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Love (II) (2015)
Show me how gentle you can be
30 November 2015
One of the greatest movies of all time! After "Irreversible" and "Enter the Void", I thought director Gaspar Noe would have reached his peak. I thought either that, or maybe he would have nothing left to show, but this movie satisfies what the characters in the movie are looking for. Towards the end of the movie, one character bemoans the complete absence of "sentimental sexuality" in cinema, and proposes to supply it, and earlier, one of the characters challenges another: "Show me how gentle you can be." This movie is Noe's offering to that challenge. This movie continues in the recent history of French movies that seem to keep erasing the boundary between pornography and art. And yet this movie seems to be one of a kind, thanks to how personal and vulnerable it seems. It seems to be a magnum opus, as do all of Noe's works. That's part of what makes them so thrilling to watch: they all have a distinct spirit of desperation infused in them, a hunger to be great. This movie seems to be ground-breaking in its camera-work, in its story structure, in its handling of nudity and sex. And it's very beautiful. It soars where the latest movies of many formerly great auteurs seem to strain and miss. The cinematography and editing are top-rate, and there are no more devoted actors than these. The soundtrack alone deserves to have a substantial essay written on it, the way it sounds 80s yet contemporary yet futuristic, the way it sounds menacing yet romantic yet hip and yet like the soundtrack to a porno. Perfection!
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There is no one like Woody, the closest thing is Hitchcock
26 July 2015
Woody has such a full body of work that's stretched for decades, there is hardly anyone to compare him to. That being so, it's even interesting to think about people's reactions when a new one of his movies is released. After watching a new one, the most vocal people tend to try to rank it either at the very top or very bottom of his movies. I think that does the movie-watching experience a disservice.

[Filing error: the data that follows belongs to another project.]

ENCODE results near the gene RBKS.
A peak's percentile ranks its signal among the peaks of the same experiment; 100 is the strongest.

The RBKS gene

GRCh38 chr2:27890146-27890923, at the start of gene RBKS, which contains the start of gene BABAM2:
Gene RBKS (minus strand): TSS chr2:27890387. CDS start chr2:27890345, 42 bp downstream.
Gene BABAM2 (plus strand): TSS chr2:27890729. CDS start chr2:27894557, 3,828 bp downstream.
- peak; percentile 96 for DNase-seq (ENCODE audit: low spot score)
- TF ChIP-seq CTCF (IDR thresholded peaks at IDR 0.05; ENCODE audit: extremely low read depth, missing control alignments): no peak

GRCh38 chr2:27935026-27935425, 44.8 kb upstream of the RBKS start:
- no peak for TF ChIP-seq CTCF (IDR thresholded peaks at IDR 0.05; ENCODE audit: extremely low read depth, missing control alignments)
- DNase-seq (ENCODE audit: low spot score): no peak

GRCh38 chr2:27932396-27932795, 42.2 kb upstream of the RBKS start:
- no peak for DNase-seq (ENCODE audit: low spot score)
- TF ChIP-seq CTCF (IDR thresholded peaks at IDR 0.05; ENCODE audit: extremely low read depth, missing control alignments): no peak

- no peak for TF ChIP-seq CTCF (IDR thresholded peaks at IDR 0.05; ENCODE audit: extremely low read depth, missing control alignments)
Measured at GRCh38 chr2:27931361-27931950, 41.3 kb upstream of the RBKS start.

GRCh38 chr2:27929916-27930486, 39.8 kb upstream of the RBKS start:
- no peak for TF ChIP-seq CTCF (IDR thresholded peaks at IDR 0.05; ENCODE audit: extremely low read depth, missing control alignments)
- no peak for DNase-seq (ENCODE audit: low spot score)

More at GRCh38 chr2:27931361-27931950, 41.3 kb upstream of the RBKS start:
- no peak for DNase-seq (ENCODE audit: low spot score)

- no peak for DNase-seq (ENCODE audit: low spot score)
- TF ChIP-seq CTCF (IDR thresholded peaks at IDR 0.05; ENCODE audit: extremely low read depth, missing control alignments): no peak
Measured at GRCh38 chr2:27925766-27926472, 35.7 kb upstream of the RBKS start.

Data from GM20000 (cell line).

There's very much to like about this movie and just as many ways to watch it. For one, it's like a classy fun witty and romantic Hitchcock movie, albeit transposed coolly and beautifully to the present-day. For two, Khondji's cinematography is an absolute afternoon delight. For three, the three leads are brilliantly cast and played. For four, it's a fun movie about an ethical experiment. For five, it's a fable-like tale of good and evil, safe and daring. For six, it's a very intense story of girls and women, and the very harrowing gulf between. For seven, it fits majestically within possibly Woody's most noble ambition: to have the same movie be as good a comedy as it is a tragedy as it is a story of triumph, in other words, it's an ambitious script. It's an ambitious script also because of the shifting of narrator throughout, and the way each shift pulls at our sympathies. I was laughing at the same time that I was biting my nails and trying to remember to breathe.

We're truly blessed to be able to watch these when they're new! Future generations will envy us, the way we might envy people who were there to see the new Hitchcock or even the new Chaplin.
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Mr Selfridge (2013–2016)
Shifts into high gear at Season 1 Episode 5.
24 June 2015
Awesomely detailed sets, costumes, story, acting, crowd directing, and overall production. Reminds me of the Jeremy Brett "Sherlock Holmes" series.

But this series really finds itself in episode 5, when each of the story-lines finds its groove and the cast and crew really give it their all.

Never liked Piven much until this. Frances O'Connor is spell-binding as Mrs. Selfridge!

Oh, and it's true to history, at least the basic backbone of the storyline is.